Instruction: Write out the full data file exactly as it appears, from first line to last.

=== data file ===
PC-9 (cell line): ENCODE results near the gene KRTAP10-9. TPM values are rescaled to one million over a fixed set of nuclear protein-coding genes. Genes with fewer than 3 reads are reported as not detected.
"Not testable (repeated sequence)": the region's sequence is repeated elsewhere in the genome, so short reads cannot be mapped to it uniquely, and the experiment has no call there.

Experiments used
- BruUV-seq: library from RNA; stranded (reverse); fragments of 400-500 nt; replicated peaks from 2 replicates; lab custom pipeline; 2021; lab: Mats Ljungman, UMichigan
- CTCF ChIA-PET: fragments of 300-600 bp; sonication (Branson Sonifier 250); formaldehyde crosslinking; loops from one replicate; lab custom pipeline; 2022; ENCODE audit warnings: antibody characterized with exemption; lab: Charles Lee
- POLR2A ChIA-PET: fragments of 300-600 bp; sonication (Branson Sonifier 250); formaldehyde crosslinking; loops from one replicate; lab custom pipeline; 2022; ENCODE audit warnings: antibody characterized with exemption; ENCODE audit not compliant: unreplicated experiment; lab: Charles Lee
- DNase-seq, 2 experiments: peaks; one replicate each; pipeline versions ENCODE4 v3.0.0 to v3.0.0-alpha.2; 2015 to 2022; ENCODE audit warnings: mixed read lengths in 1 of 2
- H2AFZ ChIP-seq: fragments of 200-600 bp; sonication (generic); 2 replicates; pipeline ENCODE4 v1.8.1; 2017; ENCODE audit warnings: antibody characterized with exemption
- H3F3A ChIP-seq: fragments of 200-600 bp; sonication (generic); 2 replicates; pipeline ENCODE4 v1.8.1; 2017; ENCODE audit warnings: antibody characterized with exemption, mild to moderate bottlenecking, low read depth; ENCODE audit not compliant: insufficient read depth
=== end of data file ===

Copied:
PC-9 (cell line): ENCODE results near the gene KRTAP10-9. TPM values are rescaled to one million over a fixed set of nuclear protein-coding genes. Genes with fewer than 3 reads are reported as not detected.
"Not testable (repeated sequence)": the region's sequence is repeated elsewhere in the genome, so short reads cannot be mapped to it uniquely, and the experiment has no call there.

Experiments used
- BruUV-seq: library from RNA; stranded (reverse); fragments of 400-500 nt; replicated peaks from 2 replicates; lab custom pipeline; 2021; lab: Mats Ljungman, UMichigan
- CTCF ChIA-PET: fragments of 300-600 bp; sonication (Branson Sonifier 250); formaldehyde crosslinking; loops from one replicate; lab custom pipeline; 2022; ENCODE audit warnings: antibody characterized with exemption; lab: Charles Lee
- POLR2A ChIA-PET: fragments of 300-600 bp; sonication (Branson Sonifier 250); formaldehyde crosslinking; loops from one replicate; lab custom pipeline; 2022; ENCODE audit warnings: antibody characterized with exemption; ENCODE audit not compliant: unreplicated experiment; lab: Charles Lee
- DNase-seq, 2 experiments: peaks; one replicate each; pipeline versions ENCODE4 v3.0.0 to v3.0.0-alpha.2; 2015 to 2022; ENCODE audit warnings: mixed read lengths in 1 of 2
- H2AFZ ChIP-seq: fragments of 200-600 bp; sonication (generic); 2 replicates; pipeline ENCODE4 v1.8.1; 2017; ENCODE audit warnings: antibody characterized with exemption
- H3F3A ChIP-seq: fragments of 200-600 bp; sonication (generic); 2 replicates; pipeline ENCODE4 v1.8.1; 2017; ENCODE audit warnings: antibody characterized with exemption, mild to moderate bottlenecking, low read depth; ENCODE audit not compliant: insufficient read depth